U.S. Pat. No. 4,578,052 issued to Engel et al., by contrast, provides a method and apparatus for detecting deviations of folds in a sheet of paper in which electro-optical sensors are positioned above the folding cylinder of a folding machine. These sensors electrically evaluate markings prepositioned on the sheet along the desired fold line, and a computer evaluates and processes the data. As illustrated in FIG. 4 of the reference, the system detects sheets having skewed folds, because the distance between each respective mark and a common reference point will not be the same. The operator uses the data to make necessary adjustments to the folding machine. The Engel system, though, is dependent upon prepositioning the marks along the fold lines, which requires an extra step in the manufacturing process, thereby increasing production costs.
Accordingly, it is a primary object of the present invention to provide a system for monitoring the quality of boxes or containers such as corrugated cardloard containers during the manufacturing process.
It is a further object of the present invention to provide a video inspection system for evaluating fold lines of box blanks traveling at high speeds, and automatically determining and measuring any deviations from an optimal square box configuration wherein all angles of the unfolded, open box or carton assembly will be right angles.
Another object of the present invention is to provide a system which will process in-line quality control data or information representing the folded configuration of each box or carton produced and indicative of the alignment of the resulting finished box or carton, and present it to the machine operator in a variety of formats, for example, in regard to the last box produced, the average box produced, and the boxes having maximum and minimum variation from acceptable product criteria.
A still further object is to provide an apparatus for conducting quality control inspection of each box produced in a box forming operation in-line during the production process.
These and other objects are achieved by employing vision processing equipment to electronically image or photograph at least one of the edges of every box blank as it is conveyed through a box forming machine after the blank has been appropriately scored, folded and glued to produce a box in a "folded-down" state having four interconnected, slotted panels with a gap or "manufacturer's joint" formed between two adjacent ones of these panels by a glued down "glue flap" which provides the interconnecting element between such panels.
The electronic image is digitized and processed employing known vision processing computer equipment, and the digitized data obtained from the photograph of the actually produced product is employed to measure certain critical parameters of the produced product in order to perform quality control analysis thereof. The critical parameters of the formed box include a measurement of the gap width, any longitudinal taper of the gap width, and a determination of the alignment of the lateral edges of the two panels surrounding the gap in relation to the lateral edge of the gap. By comparing the results of this measurement procedure, preferably utilizing extrapolation techniques, with criteria stored in the computer, an indication is provided of the quality of the formed box and a determination is made as to whether the quality of the formed box is within acceptable parameters.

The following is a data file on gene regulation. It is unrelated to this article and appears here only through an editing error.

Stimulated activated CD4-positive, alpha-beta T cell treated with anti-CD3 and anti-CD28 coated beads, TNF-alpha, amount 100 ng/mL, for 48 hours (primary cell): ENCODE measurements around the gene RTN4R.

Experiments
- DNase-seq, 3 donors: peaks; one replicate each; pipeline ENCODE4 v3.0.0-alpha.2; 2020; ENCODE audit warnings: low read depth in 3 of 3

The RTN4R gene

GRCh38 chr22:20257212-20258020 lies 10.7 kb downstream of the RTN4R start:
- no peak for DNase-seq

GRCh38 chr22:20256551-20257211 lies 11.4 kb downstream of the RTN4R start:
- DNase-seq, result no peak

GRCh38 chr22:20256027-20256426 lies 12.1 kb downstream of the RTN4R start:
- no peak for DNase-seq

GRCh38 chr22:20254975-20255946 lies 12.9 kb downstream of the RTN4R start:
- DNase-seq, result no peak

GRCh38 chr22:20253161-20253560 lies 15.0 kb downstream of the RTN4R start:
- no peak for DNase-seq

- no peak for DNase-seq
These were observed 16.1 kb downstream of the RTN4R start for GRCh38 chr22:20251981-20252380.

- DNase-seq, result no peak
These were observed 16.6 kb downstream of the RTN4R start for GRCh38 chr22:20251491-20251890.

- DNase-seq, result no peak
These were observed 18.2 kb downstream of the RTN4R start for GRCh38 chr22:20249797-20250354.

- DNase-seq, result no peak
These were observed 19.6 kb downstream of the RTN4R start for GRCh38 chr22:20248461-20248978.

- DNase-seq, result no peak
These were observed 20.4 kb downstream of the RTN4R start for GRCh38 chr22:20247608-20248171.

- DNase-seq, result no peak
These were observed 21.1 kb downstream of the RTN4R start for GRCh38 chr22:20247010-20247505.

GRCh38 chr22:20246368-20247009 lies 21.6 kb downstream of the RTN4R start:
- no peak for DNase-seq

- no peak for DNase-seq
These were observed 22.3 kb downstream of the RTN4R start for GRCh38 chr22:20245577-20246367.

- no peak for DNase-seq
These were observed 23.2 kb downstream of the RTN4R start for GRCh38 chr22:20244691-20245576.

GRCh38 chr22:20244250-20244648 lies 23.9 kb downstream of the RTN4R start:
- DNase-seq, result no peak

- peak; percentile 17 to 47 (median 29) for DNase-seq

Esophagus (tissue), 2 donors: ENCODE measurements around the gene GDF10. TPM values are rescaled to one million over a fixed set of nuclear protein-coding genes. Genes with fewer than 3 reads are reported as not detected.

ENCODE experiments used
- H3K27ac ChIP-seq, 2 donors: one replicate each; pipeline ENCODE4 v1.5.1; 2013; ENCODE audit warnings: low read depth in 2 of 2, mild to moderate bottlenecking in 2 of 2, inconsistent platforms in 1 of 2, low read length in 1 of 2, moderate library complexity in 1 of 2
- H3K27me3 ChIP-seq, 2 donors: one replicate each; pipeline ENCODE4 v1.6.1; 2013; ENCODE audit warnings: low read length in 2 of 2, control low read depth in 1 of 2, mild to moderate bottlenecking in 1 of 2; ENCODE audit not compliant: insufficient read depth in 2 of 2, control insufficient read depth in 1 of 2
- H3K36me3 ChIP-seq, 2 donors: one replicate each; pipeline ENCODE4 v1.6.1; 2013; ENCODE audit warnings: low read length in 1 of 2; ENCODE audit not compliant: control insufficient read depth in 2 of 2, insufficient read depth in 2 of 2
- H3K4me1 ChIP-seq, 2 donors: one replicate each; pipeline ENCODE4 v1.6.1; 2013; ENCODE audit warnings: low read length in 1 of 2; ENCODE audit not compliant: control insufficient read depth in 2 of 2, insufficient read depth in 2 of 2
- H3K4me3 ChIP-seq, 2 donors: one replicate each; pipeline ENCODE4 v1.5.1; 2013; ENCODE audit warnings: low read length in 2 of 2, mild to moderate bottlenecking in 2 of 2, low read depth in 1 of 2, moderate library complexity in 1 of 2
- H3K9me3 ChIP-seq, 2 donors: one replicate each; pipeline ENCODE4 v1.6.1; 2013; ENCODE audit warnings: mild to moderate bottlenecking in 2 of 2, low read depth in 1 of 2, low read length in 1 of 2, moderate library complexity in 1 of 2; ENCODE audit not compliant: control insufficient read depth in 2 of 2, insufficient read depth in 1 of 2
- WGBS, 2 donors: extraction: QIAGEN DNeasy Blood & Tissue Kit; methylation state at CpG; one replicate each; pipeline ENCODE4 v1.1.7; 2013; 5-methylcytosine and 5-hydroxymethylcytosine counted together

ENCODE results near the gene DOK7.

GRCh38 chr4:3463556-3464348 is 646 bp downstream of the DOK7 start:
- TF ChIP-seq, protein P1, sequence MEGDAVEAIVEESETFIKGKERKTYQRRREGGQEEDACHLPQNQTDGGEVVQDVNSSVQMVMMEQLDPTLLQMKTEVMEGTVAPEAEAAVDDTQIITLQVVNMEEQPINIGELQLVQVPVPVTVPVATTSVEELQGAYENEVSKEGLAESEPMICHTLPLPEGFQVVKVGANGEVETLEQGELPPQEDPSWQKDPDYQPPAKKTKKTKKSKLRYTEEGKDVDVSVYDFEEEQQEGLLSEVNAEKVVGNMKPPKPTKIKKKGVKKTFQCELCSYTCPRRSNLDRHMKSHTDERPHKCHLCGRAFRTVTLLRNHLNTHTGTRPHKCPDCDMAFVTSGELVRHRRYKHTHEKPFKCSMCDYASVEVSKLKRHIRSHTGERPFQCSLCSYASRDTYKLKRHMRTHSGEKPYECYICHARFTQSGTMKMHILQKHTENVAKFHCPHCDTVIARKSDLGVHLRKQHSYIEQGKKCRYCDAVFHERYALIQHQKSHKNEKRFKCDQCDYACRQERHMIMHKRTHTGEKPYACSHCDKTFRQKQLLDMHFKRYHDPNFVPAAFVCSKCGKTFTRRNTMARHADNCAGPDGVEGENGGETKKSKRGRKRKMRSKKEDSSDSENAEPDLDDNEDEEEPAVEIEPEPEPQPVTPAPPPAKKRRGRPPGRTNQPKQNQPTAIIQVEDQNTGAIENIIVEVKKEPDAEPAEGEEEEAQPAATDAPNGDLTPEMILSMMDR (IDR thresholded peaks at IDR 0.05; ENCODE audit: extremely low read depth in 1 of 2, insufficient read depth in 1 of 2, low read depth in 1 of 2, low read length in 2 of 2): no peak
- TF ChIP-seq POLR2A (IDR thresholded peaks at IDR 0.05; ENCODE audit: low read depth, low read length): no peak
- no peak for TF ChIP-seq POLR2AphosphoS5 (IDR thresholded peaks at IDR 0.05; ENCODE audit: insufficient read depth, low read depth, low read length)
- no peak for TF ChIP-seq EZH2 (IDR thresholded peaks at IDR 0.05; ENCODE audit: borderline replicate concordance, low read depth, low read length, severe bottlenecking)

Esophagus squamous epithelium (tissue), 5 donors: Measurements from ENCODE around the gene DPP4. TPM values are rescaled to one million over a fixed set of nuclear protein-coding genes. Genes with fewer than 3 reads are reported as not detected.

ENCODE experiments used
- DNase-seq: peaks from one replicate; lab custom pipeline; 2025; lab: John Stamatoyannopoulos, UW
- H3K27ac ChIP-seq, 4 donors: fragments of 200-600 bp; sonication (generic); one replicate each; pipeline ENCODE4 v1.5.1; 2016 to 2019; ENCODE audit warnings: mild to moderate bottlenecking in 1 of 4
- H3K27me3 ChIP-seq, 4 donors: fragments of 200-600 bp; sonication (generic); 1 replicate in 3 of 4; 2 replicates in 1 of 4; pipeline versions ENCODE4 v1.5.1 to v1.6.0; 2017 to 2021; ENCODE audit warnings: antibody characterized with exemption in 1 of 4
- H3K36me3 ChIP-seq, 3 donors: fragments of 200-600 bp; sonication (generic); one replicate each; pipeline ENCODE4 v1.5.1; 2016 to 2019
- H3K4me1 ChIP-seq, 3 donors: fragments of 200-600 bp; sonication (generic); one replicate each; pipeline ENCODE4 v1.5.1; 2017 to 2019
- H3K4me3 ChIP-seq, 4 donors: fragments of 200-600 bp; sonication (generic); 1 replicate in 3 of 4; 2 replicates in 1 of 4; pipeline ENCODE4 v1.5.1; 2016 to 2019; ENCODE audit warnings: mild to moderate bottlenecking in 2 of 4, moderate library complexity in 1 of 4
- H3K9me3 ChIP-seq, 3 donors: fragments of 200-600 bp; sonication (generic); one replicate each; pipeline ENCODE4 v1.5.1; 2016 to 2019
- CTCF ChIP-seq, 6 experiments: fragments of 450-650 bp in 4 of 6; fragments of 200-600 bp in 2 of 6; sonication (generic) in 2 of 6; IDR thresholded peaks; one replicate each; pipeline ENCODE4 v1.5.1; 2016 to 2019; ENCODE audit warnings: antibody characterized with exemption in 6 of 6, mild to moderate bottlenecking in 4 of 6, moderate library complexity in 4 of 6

FIG. 1 is a plan view of a flat box blank;
FIG. 2 is a schematic representation of a box manufacturing apparatus;
FIG. 3 is a plan view of a correctly folded box blank;
FIG. 4 is a plan view of an incorrectly folded box blank;
FIG. 5 is a plan of a folded box blank overlayed with the computer-assisted processing reference points of the present invention;
FIG. 6 is a schematic representation of a stacking portion of a box manufacturing apparatus; and
FIG. 7 is a plan view of an incorrectly folded box blank.
In a standard process for producing corrugated cardboard containers known in the trade as "RSCs" (Regular Slotted Containers), the finished box or carton is made from a flat blank 10 illustrated in FIG. 1, which has score lines 11 and slots 13 formed therein at strategic positions in order to accommodate production of a box having four side panels 12, 14, 16 and 18. The score lines 11 form the perimeter to the side panels 12, 14, 16 and 18 of the box and slots 13 project outwardly generally along the extensions of the score lines 11 to form bottom panels 20a, 20b, 20c, and 20d and top panels 22a, 22b, 22c, and 22d on panels 12, 14, 16, and 18, respectively. It should be noted that panels 20a and 20c, and 22a and 22c, as well as panels 12 and 16 have the same general lateral width, whereas panels 20b, 20d, 22b, 22d, 14, and 18 likewise have the same general width relative to one another. The bottom and top panels 20 and 22 may be folded inwardly in an appropriate overlapping manner to provide a bottom and a top, respectively, for a finished box. In addition, glue flap 24 extends outwardly from the longitudinally exterior edge of side panel 12. Accordingly, by appropriate folding of the side panels 12, 14, 16 and 18, the bottom panels 20, and the top panels 22 about the score lines 11 and gluing of the glue flap 24 to interconnect exterior side panel 12 with exterior side panel 18, a box is formed having a depth D and side lengths L1 (corresponding to the lateral width of panels 12, 16, 20a, 20c, 22a, and 22c) and L2 (corresponding to the lateral width of panels 14. 18, 20b, 20d, 22b, and 22d).
FIG. 2 shows in schematic form a box manufacturing apparatus 30, for processing a prescored blank 10 into a finished box. In this regard, a leading edge 26 of the blank is fed into the machine 30 via a traveling means such as a conveyor belt 31. The leading edges 26a and 26d of the blank 10 are formed by the laterally exterior edges of the top panels 22a and 22d, respectively, while leading edge section 26b is being formed from a combination of top panels 22b and 22c of the blank 10. Trailing edges 28a, 28b and 28d likewise are formed by the exterior edges of the bottom panels 20a, 20d, and combined panels 20b and 20c.